Neurological Sciences

, Volume 39, Issue 4, pp 805–807 | Cite as

Seizure as the unique clinical manifestation of cerebral metastases in a 27-year-old man with non-small cell lung cancer

  • Rui-Juan Lv
  • Pu Yin
  • Qun Wang
  • Xiao-Qiu Shao
Letter to the Editor

Dear editor,

Brain metastases (BM) occur in 20–40% of patients with non-small cell lung cancer (NSCLC) at some point during the disease course [1]. NSCLC is heterogeneous in terms of its histological subtypes and distinct driving oncogenes [2], which may affect the development of BM. Adenocarcinoma, identified through histology, has been reported to be associated with BM from NSCLC. Patients with BM from NSCLC often present with headaches, nausea and vomiting, seizures, and meningeal irritation. However, patients with BM from NSCLC who only present with seizures without any evidence of lung cancer are very rare. In this report, we describe a 27-year-old man with BM from NSCLC whose only presenting symptom was seizure.

A 27-year-old man presented to the emergency department during Chinese spring festival with a history of seizures that had been occurring for the previous 5 days. The seizures were described by the paramedics as well as by bystanders as a Jacksonian seizure affecting the...


Funding information

This work was supported by grants from the National Natural Science Foundation of China (No. 81301119), the Beijing Municipal Administration of Hospitals’ Youth Programme (No. QML20160504), the China Association Against Epilepsy-UCB Research Fund (No. CAAE-UCB2016008), and the National Key Technology Research and Development Program of the Ministry of Science and Technology of China (No. 2013BAI09B03).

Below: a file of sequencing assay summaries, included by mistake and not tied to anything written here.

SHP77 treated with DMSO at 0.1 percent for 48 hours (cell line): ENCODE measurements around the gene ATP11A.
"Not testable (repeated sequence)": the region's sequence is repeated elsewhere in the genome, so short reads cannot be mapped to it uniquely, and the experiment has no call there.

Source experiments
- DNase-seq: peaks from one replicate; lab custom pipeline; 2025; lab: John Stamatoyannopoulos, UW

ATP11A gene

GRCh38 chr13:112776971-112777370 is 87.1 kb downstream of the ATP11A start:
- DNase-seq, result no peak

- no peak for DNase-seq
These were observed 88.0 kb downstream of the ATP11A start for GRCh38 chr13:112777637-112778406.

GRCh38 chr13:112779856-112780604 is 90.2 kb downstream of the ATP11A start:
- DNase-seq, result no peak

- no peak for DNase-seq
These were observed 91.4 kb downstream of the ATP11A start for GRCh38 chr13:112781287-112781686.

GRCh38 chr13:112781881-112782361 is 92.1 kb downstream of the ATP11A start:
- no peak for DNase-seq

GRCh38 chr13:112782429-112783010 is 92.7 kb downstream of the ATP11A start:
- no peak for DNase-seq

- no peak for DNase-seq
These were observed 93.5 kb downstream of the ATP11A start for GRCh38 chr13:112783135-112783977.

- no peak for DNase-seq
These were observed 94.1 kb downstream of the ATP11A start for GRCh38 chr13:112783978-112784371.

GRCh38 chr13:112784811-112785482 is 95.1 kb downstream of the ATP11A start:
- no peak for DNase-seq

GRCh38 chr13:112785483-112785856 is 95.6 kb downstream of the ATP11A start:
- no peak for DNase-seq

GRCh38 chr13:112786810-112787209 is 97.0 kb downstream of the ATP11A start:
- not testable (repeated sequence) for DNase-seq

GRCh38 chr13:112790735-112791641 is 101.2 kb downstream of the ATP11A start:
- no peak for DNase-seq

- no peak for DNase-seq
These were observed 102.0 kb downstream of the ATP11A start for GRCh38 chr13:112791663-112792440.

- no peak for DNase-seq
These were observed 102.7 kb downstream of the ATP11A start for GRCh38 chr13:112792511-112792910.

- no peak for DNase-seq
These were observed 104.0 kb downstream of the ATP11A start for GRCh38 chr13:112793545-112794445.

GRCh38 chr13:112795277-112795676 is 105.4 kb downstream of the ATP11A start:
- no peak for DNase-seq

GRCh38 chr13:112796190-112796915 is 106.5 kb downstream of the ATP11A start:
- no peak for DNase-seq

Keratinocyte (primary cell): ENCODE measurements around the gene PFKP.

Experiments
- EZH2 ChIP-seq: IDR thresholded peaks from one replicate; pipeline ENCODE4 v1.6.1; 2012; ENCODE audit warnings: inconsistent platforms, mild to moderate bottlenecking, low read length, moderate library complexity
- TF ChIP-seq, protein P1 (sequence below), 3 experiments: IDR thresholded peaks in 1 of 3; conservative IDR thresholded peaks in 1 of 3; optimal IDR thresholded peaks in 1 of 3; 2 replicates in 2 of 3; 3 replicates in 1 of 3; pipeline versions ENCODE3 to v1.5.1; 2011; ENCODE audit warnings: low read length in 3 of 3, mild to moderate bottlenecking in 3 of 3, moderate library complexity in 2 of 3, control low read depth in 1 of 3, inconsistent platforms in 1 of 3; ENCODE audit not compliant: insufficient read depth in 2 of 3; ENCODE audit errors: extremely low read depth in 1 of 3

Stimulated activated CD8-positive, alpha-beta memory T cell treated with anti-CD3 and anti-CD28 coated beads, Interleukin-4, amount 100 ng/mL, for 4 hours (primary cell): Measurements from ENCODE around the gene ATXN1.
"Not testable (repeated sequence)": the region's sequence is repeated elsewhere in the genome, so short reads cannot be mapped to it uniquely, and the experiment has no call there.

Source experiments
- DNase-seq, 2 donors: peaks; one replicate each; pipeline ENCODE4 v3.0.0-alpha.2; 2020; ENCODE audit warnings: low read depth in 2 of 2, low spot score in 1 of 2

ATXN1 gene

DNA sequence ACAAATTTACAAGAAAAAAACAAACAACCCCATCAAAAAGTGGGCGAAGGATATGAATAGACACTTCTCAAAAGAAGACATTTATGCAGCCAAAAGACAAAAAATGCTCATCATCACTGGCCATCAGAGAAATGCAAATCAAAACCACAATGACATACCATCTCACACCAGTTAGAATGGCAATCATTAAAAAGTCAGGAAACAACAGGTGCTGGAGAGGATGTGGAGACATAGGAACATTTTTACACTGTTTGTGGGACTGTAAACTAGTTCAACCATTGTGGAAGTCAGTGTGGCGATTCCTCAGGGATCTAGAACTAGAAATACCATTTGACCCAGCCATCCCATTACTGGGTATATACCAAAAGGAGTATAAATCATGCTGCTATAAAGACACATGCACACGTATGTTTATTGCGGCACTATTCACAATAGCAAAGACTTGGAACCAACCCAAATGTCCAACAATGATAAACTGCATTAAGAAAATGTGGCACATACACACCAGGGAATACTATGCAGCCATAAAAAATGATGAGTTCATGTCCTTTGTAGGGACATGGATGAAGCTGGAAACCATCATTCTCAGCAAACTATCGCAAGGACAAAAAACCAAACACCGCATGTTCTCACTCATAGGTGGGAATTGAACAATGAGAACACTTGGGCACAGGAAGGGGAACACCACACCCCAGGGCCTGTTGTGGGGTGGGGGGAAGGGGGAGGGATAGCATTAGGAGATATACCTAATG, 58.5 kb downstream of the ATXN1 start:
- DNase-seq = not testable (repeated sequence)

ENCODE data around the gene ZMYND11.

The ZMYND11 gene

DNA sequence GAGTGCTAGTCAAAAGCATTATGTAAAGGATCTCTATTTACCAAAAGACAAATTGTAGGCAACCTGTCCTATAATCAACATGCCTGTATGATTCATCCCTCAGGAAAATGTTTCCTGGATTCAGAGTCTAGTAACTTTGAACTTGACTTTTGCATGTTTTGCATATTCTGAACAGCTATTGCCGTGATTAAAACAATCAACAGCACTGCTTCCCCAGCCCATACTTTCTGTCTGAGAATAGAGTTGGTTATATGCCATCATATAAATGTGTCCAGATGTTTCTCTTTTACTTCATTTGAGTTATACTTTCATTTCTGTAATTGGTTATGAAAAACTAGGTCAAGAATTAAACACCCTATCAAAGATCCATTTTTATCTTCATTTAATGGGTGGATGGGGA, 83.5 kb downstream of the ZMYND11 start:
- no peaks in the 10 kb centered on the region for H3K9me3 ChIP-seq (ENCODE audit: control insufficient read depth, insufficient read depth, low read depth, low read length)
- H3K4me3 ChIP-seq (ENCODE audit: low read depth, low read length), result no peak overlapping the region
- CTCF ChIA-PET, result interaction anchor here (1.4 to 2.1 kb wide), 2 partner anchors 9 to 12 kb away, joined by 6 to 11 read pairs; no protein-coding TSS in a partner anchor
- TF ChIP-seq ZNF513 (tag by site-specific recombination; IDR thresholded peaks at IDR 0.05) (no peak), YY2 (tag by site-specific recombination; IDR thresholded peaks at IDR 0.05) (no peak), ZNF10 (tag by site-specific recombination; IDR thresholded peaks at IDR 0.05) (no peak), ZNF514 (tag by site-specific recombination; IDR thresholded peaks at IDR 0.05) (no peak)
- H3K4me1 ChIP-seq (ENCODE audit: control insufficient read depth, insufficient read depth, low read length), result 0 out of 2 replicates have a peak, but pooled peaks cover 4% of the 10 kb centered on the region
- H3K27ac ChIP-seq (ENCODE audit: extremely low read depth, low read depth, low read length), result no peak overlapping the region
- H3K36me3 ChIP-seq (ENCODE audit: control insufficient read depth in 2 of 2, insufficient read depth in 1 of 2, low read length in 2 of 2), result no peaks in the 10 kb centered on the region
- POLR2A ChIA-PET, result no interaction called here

Compliance with ethical standards

Conflict of interest

The authors declare that they have no conflict of interest.


  1. 1.
    Mujoomdar A, Austin JH, Malhotra R, Powell CA, Pearson GD, Shiau MC, Raftopoulos H (2007) Clinical predictors of metastatic disease to the brain from non-small cell lung carcinoma: primary tumor size, cell type, and lymph node metastases. Radiology 242(3):882–888. CrossRefPubMedGoogle Scholar
  2. 2.
    Li T, Kung HJ, Mack PC, Gandara DR (2013) Genotyping and genomic profiling of non-small-cell lung cancer: implications for current and future therapies. J Clin Oncol Off J Am Soc Clin Oncol 31(8):1039–1049. CrossRefGoogle Scholar
  3. 3.
    Kesari S, Batchelor TT (2003) Leptomeningeal metastases. Neurol Clin 21(1):25–66. CrossRefPubMedGoogle Scholar
  4. 4.
    Dasgupta A, Sarkar D, Devi LG, Haldar S, Das D, Ghosh B, Dasgupta C, Basu S, Ghosh A, Majumdar A (2005) Primary neurological manifestations of lung cancer—a retrospective analysis of 8 patients. J Assoc Physicians India 53:208–212PubMedGoogle Scholar
  5. 5.
    Lee MH, Kong DS, Seol HJ, Nam DH, Lee JI (2013) Risk of seizure and its clinical implication in the patients with cerebral metastasis from lung cancer. Acta Neurochir 155(10):1833–1837. CrossRefPubMedGoogle Scholar

Copyright information

© Springer-Verlag Italia S.r.l., part of Springer Nature 2017

Authors and Affiliations

  1. 1.Department of NeurologyBeijing Tiantan Hospital, Capital Medical University; China National Clinical Research Center for Neurological DiseasesDongcheng DistrictPeople’s Republic of China
  2. 2.Department of NeurologyBeijing Puren HospitalDongcheng DistrictPeople’s Republic of China

Personalised recommendations